If you work in HR or People and Culture, you’ve probably heard about Diversity Equity and Inclusion training. But what is Diversity Equity and Inclusion (DEI) training, and how should you approach it?
DEI training is a crucial tool for creating a more inclusive and equitable workplace. However, if not implemented correctly, DEI training can do more harm than good. In this article, we will discuss the do’s and don’ts of DEI training.
The 5 Do’s of Diversity Equity and Inclusion Training
- Start with leadership buy-in: DEI training should start from the top-down. Without leadership buy-in, DEI training can be seen as just a checkbox exercise. Leadership should communicate the importance of DEI training to all employees.
- Make it interactive: DEI training should not be a lecture. It should be interactive and engaging. Interactive training allows employees to share their experiences and perspectives.
- Tailor the training: DEI training should be tailored to the needs of the organization. Each organization has different diversity, equity, and inclusion challenges. Tailoring the training to the specific needs of the organization will make it more impactful.
- Use data: Data is a powerful tool for demonstrating the need for DEI training. Use data to show the current state of diversity and inclusion in the organization and the impact of DEI training.
- Include allies: DEI training should not only be for underrepresented groups. Allies play a crucial role in creating an inclusive workplace. Including allies in DEI training can help them understand the experiences of underrepresented groups and become better advocates.
The 5 Don’ts of Diversity Equity and Inclusion Training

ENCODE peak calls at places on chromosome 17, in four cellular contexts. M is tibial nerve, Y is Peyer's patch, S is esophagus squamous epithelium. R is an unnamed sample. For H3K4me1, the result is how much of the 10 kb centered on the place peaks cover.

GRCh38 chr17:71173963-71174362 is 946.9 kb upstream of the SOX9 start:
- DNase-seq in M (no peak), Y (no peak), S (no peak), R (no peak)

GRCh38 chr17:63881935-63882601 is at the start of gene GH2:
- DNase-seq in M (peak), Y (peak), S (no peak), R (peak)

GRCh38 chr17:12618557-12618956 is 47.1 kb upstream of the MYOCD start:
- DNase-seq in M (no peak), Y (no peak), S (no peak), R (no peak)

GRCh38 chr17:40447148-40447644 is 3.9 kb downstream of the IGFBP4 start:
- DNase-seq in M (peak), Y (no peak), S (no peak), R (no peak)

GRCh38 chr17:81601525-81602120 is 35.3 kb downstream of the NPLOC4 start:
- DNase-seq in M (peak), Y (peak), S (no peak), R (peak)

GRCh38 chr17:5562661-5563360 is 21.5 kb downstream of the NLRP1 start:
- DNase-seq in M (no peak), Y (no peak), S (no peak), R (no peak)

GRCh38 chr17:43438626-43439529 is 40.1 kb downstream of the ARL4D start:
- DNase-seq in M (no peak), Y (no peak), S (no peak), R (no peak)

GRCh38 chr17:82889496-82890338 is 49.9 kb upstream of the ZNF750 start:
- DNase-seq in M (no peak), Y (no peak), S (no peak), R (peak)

- Use shame or guilt: Shame and guilt are not effective motivators. DEI training should not be used to shame or guilt employees. Instead, it should be used to educate and create awareness.
- Make it mandatory: While DEI training is essential, making it mandatory can create resentment among employees. It is better to make it voluntary but encourage participation.
- Use a one-size-fits-all approach: DEI training should not be a one-size-fits-all approach. Different employees have different levels of awareness and understanding of diversity, equity, and inclusion. Tailoring the training to the specific needs of employees will make it more impactful.
- Focus only on compliance: DEI training should not be seen as just a compliance exercise. It should be seen as an opportunity to create a more inclusive and equitable workplace.
- Stop at training: DEI training should not be the end of the conversation. It should be the beginning. Organizations should continue to have conversations around diversity, equity, and inclusion and provide ongoing support and resources for employees.
In conclusion, DEI training is a critical tool for creating a more inclusive and equitable workplace. By following the do’s and don’ts outlined in this article, organizations can create impactful DEI training that helps create a more diverse, equitable, and inclusive workplace.
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